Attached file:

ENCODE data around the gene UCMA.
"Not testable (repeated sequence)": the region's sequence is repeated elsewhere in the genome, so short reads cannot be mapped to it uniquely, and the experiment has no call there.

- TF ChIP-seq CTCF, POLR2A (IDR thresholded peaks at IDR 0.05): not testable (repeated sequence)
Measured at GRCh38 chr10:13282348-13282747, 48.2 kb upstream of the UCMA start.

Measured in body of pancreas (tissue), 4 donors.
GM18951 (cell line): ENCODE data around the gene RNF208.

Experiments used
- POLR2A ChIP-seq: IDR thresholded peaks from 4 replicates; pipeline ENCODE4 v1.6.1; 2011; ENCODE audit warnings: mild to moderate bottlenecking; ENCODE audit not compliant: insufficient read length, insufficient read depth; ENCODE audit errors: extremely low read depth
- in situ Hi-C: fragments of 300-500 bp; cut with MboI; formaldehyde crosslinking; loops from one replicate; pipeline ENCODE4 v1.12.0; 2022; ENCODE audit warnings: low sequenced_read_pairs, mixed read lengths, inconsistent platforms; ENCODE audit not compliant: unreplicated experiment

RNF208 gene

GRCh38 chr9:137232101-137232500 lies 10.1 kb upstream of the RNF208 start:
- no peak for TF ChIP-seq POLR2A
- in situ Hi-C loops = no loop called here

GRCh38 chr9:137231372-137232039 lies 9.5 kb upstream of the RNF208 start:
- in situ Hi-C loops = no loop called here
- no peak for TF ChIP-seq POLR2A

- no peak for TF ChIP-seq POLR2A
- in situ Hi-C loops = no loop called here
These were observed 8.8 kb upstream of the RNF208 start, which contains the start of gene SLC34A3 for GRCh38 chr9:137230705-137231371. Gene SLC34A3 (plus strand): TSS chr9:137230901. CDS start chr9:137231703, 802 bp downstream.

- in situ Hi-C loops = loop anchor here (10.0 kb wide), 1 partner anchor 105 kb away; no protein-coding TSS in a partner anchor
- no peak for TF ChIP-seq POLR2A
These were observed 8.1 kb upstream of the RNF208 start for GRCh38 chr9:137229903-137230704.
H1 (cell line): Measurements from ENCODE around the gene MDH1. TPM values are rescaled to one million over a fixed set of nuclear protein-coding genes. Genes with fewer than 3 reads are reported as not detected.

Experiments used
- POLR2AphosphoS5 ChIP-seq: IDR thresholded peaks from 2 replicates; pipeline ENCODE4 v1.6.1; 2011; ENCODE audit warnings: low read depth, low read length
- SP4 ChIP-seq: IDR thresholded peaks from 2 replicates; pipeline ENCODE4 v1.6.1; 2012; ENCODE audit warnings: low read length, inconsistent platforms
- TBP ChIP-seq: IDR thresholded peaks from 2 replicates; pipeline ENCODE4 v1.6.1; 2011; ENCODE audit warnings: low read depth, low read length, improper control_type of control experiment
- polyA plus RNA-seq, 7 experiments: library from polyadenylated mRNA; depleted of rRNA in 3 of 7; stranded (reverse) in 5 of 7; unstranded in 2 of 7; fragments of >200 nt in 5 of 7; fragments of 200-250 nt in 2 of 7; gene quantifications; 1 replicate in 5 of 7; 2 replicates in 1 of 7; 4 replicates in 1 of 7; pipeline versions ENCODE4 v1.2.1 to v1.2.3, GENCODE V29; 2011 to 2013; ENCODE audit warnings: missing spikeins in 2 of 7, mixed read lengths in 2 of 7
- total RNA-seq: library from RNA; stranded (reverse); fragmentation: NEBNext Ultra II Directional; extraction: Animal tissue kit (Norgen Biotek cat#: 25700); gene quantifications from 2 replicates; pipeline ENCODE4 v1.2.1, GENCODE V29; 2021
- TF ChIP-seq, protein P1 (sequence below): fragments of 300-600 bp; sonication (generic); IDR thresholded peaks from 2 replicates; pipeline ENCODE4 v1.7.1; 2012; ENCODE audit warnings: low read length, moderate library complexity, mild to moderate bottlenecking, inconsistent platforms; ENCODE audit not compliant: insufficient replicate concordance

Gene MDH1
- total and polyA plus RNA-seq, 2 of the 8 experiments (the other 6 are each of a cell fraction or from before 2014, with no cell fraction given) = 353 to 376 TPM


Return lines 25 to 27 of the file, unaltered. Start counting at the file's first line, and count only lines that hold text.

- POLR2AphosphoS5 ChIP-seq: IDR thresholded peaks from 2 replicates; pipeline ENCODE4 v1.6.1; 2011; ENCODE audit warnings: low read depth, low read length
- SP4 ChIP-seq: IDR thresholded peaks from 2 replicates; pipeline ENCODE4 v1.6.1; 2012; ENCODE audit warnings: low read length, inconsistent platforms
- TBP ChIP-seq: IDR thresholded peaks from 2 replicates; pipeline ENCODE4 v1.6.1; 2011; ENCODE audit warnings: low read depth, low read length, improper control_type of control experiment